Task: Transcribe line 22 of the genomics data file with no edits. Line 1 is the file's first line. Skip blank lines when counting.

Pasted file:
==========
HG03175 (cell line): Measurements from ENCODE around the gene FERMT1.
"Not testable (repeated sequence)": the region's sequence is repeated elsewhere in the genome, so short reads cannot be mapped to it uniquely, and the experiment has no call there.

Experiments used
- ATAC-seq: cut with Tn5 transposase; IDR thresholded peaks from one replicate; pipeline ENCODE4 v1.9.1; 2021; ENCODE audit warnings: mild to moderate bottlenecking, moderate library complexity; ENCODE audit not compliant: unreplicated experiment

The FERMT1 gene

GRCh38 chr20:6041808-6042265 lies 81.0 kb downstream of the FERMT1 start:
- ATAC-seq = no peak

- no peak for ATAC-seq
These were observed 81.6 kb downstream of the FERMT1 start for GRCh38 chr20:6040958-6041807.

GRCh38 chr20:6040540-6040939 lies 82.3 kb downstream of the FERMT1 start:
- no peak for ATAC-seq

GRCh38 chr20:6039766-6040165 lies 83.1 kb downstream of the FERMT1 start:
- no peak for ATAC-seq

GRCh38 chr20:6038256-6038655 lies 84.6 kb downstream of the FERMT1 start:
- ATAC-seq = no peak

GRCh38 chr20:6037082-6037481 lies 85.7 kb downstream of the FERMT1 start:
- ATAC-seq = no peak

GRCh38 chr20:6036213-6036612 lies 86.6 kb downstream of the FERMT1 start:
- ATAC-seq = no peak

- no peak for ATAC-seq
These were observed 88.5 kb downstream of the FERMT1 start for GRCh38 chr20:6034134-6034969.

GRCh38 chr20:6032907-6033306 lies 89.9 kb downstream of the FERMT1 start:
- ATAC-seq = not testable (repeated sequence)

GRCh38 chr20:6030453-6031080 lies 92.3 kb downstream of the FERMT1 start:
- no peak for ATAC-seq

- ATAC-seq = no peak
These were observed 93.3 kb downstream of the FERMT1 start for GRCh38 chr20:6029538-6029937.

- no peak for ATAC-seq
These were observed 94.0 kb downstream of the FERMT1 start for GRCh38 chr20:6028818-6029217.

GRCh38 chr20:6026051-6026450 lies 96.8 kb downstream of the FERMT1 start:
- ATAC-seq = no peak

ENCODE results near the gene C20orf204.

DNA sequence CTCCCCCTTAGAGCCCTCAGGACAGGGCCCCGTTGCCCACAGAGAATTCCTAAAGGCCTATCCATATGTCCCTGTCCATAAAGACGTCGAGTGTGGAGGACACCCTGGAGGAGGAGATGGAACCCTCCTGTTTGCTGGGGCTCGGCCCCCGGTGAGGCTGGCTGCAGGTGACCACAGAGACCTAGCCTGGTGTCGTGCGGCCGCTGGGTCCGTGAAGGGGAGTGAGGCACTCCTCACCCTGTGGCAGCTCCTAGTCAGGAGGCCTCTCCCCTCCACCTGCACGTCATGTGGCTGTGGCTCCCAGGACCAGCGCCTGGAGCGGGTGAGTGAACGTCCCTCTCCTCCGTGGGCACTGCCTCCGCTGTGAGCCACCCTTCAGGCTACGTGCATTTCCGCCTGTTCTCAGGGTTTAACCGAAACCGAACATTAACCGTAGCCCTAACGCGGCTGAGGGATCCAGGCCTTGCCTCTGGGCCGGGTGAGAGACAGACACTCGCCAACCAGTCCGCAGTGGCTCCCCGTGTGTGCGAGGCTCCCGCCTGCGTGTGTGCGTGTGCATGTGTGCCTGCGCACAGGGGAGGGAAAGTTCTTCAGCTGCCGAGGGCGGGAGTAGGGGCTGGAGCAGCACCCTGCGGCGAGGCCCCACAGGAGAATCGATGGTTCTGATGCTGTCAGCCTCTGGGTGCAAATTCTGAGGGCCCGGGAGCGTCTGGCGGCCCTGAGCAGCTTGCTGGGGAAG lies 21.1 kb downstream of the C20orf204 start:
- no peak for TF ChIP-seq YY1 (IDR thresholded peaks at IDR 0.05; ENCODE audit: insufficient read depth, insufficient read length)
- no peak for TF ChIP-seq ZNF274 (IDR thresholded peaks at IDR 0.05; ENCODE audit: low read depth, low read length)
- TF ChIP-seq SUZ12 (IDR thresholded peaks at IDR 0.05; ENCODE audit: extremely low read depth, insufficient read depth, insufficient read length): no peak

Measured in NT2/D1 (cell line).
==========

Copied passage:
GRCh38 chr20:6032907-6033306 lies 89.9 kb downstream of the FERMT1 start: